Monday, July 16, 2007
Last September I was fortunate enough to see the first ever headlining rock concert that Lousiville, Kentucky's famed Churchill Downs had ever presented. The Rolling Stones played a searing two hour plus set that had the near 50,000 attending all on their feet throughout the show. Some major seating issues arose during the Stones set though and Churchill Downs second major concert that took place over the weekend was only opened for 30,000 fans but the show was no less exciting.
I'm not a big fan of the eighties. It is hard to think of another decade with such terrible fashion, movies and especially music. But it wasn't all bad as the current reunion of The Police attests to.
Apparently the last few shows that the reunited Police have given have resulted in some lackluster performances and reviews but they were absolutely smoking on Saturday night at America's most famous race track.
Hitting the stage nearly fifteen minutes early, after FictionPlane opened up the show with a solid if not totally memorable set, guitar player Andy Summers, drummer Stewart Copeland and bassist-lead singer Sting walked out on stage and immediately lit into a gloriously sloppy MESSAGE IN A BOTTLE that had everyone in the place on their feet. After flubbing the last bit, a still extraordinary looking Sting laughed at himself and the band quickly smashed into a scorching SYNCHRONICITY 11.
The early sloppiness was totally gone by the third song of the night WALKING ON THE MOON and the band played a pitch perfect show the rest of the evening.
Watching these three guys playing together I was struck by just how rare it is to see a band these days that are so well tuned into each other. While Sting is typically considered the leader of the group there was no sign of that Saturday night as all three clearly enjoyed their individual times in the spotlight. Vocally and on bass, Sting delivered splendidly the whole night, while Copeland still sounds like possibly the best drummer on the planet. Summers was the real jaw dropper though with consistently mind splitting guitar work and a handful of really astonishing guitar solos that had everyone in the stadium's jaws open.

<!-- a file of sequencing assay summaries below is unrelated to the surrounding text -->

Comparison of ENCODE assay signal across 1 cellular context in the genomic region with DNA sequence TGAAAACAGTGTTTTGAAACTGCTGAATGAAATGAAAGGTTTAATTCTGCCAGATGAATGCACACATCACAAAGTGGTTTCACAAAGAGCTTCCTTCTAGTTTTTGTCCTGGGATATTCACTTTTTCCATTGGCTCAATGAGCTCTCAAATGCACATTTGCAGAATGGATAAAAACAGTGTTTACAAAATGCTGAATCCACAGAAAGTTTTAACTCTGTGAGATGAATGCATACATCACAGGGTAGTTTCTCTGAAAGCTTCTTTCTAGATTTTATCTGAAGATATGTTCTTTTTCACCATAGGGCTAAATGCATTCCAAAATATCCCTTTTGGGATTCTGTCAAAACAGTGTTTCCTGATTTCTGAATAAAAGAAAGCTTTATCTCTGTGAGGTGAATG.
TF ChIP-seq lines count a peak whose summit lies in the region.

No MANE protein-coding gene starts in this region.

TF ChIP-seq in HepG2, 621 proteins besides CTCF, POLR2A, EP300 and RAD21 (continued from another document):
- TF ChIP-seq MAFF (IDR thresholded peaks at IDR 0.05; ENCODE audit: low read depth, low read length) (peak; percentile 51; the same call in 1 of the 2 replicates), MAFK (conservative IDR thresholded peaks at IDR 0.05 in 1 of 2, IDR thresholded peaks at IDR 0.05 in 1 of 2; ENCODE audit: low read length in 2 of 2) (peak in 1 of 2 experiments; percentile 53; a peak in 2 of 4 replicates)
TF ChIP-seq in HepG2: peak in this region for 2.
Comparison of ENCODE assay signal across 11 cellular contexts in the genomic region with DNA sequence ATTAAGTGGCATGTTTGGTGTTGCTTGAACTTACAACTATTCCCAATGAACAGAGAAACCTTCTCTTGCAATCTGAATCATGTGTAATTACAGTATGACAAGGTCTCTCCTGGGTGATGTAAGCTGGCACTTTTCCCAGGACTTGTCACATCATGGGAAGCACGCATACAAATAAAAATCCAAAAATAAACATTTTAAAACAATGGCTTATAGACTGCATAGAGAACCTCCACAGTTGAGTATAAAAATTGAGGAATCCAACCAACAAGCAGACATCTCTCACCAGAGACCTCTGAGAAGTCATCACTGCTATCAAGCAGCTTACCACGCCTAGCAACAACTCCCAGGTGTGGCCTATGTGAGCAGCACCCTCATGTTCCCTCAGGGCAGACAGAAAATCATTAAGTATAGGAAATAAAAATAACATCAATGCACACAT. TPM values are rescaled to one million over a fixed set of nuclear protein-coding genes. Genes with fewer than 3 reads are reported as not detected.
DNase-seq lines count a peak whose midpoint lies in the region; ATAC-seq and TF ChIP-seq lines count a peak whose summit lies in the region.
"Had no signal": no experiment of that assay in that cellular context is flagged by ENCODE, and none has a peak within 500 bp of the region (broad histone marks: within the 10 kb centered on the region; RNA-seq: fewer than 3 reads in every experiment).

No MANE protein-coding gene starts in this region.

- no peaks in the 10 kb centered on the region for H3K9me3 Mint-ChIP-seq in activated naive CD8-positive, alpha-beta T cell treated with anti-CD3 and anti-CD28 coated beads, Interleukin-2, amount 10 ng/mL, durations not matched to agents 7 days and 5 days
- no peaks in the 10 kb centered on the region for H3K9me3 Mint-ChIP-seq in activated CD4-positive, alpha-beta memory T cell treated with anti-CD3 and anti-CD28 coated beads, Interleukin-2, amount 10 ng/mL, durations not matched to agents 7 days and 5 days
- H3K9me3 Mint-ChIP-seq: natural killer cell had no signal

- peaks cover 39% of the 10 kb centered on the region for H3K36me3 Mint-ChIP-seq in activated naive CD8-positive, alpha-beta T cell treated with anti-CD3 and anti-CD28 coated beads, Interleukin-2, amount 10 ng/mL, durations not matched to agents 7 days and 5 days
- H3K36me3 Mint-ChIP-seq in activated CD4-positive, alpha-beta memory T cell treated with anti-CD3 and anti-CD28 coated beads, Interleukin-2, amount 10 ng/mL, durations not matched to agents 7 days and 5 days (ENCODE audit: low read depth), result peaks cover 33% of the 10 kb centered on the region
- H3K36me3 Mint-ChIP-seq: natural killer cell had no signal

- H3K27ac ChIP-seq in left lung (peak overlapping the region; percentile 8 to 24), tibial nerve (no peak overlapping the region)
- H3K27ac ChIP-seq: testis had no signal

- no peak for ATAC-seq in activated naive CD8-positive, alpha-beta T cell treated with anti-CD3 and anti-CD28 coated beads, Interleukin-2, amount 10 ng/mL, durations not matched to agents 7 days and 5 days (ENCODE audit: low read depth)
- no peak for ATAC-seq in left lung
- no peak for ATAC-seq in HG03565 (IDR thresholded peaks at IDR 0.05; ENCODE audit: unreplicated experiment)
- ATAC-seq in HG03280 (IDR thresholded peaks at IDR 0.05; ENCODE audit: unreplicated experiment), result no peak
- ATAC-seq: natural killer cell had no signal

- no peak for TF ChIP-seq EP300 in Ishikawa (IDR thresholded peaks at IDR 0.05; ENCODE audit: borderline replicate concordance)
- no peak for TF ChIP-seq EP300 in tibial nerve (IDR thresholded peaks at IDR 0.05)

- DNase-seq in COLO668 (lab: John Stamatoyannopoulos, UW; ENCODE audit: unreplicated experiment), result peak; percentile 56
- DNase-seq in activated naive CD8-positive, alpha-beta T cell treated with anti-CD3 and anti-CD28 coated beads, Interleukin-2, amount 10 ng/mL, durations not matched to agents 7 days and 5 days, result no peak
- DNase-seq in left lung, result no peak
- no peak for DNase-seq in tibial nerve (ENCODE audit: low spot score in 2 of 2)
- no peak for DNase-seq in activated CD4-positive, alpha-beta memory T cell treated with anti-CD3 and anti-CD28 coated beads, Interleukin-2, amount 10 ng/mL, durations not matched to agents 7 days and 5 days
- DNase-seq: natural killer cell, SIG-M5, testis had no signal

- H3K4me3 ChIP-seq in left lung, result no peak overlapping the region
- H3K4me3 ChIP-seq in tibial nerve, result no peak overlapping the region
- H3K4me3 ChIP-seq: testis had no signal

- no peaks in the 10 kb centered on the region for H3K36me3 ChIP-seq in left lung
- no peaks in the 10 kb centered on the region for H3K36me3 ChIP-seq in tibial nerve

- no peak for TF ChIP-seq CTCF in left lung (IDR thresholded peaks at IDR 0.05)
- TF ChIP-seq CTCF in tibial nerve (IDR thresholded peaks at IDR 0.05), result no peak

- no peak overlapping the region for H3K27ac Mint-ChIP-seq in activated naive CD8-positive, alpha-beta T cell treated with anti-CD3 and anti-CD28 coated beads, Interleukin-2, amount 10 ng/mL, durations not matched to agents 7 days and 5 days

Highlights of the main set included an astonishing DRIVEN TO TEARS, an eerie WRAPPED AROUND MY FINGER which gave Copeland his biggest spotlight of the night and a lovely reading of INVISIBLE SUN. The Police performed three encores including a long ROXANNE, a haunting KING OF PAIN and an absolutely frantic SO LONELY. The show closed with NEXT TO YOU which they played in front of a screen of rapidly moving images of them in the seventies and eighties.
The show was a real delight for me, and I am guessing a lot of other fans, as I never got the chance to see them the first time around. It would of course be nice to have them writing and performing new material but this tour is clearly just about three guys looking to go on stage without any of the baggage that clogged up their last tour...plus the piles of money they are making from this tour doesn't hurt either but my ticket only cost fifty bucks which is a lot cheaper than most bands you are going to see these days.
I was struck by how incredibly talented but different each man seems. Summer's looks very laid back and seems content to play the part of the lesser known and let Sting and Copeland's egos fight it out while he stuns musically. Copeland is incredible and one has to just look at the intensity on this guys face when he plays to know how much he means it. Sting hasn't seemed so relaxed and simultaneously fired up in years. With his once very interesting solo career slipping into needless repetition he seems to be revelling just rocking out again. All three of them, no matter what might be happening backstage, clicked like few other bands I have ever seen Saturday night. It was a real treat and hearing Sting's embittered reading of the dangerously obsessive EVERY BREATH YOU TAKE towards the end almost made me nostalgic for a period I never thought I would be.
Catch The Police on tour while you can, I have a feeling their performances will continue to get even sharper as they go along, and that it will no doubt end with them splintering again.